Talent Spotters: IADT

As part of our Talent Spotters series of guest reviews of this year’s degree shows, Sara O’Dea visits Looking For Good Times, the IADT (Institute of Art, Design & Technology) show in Dun Laoghaire

As part of our Talent Spotters series of guest reviews of this year’s degree shows, Sara O’Dea visits Looking For Good Times, the IADT (Institute of Art, Design & Technology) show in Dun Laoghaire

IADT graduate shows always impress with their inter-disciplinary skills and the ability to put together an impressive exhibition – this year’s show was no exception. The graduates explored a wide range of topics from sex education to urban farming with a strong emphasis on digital design.

On first impressions the quality of illustration stood out. Each student had a unique style and displayed their work brilliantly. Ruby Henderson‘s Sex Sense made greatt use of her striking visual style with a strong concept. It is a sex education website for teenagers aged 12 to 18. Ruby chose this topic because of the antiquated approach to sex education in Irish schools. Sex Sense aims to build confidence around sexual identity by being a reliable source that is both appealing to the age group and sensitive to the topic.

 

The Lumi project by Jennifer Leahy was well researched with good problem solving. Lumi library is a reading platform developed to influence lifelong reading habits in children aged 6 to 7. The app uses simple interaction which revolves around word play to help present stories to children in a way which shows them how powerful and useful words are. Lumi helps to build vocabulary, understanding of context and interpretive abilities to help children fall in love with written stories.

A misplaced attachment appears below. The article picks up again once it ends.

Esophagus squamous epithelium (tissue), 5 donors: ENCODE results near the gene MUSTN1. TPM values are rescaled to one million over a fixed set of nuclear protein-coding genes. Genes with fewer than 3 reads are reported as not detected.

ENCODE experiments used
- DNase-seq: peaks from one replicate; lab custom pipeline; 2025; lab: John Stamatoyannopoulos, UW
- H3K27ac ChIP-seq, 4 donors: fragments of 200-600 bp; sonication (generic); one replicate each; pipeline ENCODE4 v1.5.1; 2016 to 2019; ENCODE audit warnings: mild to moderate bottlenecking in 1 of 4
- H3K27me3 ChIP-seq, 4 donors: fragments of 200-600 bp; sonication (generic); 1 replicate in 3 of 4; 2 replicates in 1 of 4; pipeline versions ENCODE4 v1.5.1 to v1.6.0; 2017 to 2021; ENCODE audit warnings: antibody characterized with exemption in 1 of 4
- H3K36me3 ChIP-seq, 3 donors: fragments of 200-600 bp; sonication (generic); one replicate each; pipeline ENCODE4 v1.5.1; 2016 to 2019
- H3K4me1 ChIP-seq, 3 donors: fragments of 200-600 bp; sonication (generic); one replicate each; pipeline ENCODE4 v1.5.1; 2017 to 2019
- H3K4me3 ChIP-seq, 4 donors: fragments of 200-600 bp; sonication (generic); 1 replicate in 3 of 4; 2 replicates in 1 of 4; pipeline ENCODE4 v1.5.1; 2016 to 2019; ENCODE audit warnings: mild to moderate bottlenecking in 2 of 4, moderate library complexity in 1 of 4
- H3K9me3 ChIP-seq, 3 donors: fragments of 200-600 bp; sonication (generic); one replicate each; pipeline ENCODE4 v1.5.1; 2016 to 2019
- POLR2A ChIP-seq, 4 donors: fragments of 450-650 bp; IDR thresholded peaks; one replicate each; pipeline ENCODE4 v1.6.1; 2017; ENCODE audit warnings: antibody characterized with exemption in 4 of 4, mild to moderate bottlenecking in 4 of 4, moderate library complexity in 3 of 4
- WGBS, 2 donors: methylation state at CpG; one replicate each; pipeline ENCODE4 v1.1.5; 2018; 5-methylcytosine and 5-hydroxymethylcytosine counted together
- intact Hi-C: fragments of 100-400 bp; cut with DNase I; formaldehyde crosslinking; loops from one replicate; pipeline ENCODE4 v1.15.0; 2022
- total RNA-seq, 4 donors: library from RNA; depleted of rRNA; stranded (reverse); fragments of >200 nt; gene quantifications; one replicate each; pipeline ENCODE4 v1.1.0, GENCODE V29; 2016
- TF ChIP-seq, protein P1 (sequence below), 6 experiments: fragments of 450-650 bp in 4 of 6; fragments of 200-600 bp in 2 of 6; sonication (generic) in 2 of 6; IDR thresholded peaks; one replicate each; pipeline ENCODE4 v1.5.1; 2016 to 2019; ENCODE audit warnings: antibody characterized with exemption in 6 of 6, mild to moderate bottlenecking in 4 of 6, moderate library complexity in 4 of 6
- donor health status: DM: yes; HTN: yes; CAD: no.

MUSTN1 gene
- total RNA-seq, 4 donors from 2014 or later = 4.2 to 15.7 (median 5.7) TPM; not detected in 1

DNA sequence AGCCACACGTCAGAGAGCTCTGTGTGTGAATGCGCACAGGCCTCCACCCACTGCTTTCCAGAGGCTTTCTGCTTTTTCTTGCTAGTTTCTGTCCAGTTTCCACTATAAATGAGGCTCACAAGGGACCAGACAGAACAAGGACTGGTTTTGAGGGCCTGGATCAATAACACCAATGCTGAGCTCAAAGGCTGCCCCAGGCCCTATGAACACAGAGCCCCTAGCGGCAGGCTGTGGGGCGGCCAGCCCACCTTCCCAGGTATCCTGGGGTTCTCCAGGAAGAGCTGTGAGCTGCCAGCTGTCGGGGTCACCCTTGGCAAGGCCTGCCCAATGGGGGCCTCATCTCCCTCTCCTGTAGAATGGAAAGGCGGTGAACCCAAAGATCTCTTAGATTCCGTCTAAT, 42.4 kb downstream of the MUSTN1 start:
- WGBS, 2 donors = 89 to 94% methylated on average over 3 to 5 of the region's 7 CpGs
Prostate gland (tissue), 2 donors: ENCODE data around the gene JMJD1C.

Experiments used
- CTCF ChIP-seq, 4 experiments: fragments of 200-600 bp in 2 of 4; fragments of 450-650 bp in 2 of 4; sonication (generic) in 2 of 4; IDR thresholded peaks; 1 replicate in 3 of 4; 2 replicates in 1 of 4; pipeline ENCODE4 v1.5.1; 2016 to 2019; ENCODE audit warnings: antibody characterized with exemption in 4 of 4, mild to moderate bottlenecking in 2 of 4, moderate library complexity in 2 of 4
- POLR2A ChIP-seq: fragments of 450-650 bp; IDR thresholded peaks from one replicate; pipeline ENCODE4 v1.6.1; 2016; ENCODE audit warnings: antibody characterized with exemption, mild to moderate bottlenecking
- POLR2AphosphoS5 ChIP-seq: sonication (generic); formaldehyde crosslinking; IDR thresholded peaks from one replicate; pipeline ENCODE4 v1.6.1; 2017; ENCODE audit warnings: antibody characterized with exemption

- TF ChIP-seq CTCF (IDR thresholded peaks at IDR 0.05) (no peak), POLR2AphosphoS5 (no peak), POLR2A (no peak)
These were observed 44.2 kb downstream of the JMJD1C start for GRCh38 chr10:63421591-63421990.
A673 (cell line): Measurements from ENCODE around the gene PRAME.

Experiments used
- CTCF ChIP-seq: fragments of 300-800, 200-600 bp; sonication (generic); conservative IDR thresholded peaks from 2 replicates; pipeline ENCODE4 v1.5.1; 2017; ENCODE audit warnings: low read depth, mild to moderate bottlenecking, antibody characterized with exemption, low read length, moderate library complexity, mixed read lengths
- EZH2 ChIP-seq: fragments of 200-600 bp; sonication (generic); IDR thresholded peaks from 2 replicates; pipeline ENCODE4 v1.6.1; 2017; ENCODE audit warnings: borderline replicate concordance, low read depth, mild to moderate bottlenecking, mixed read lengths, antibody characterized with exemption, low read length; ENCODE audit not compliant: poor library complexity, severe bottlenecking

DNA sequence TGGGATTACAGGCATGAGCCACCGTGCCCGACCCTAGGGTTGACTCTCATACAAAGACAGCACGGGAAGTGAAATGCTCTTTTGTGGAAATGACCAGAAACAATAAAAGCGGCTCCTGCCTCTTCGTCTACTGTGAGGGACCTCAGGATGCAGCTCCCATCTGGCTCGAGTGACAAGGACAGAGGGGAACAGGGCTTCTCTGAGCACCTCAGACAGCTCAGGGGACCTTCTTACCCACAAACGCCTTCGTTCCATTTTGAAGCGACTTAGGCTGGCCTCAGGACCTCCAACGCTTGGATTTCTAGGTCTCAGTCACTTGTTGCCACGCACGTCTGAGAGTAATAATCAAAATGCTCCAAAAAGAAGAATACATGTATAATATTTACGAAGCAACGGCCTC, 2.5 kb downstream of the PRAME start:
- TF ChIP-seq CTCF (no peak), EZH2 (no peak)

Another highlight was the ZooMo app from Grainné Smith which is a fun and engaging design that aims to increase interaction with the animals and provide information that can’t be found elsewhere in the zoo.

 

The Aleph Be project from Sadaf Ahmadi also stood out for me. Farsi is the official language of Afghanistan, Iran and Tajikistan. There are more than two million Farsi speaking population immigrants around the world. This community has no access to a tool to teach their children the language. There is a possibility that these children may lose their connection to their homeland and their family members whom are still in their home countries due to the language barrier. Aleph Be is a simple app that offers to be a practical and useful tool to make learning Farsi accessible and playful.

This is just a small selection of work from a great show (see the full show site here). The exhibition runs until Tuesday 10th of June in Dun Laoghaire so go see for some good times!

If you’d like to volunteer to be one of CR’s Talent Spotters at this year’s degree shows, please sign up here

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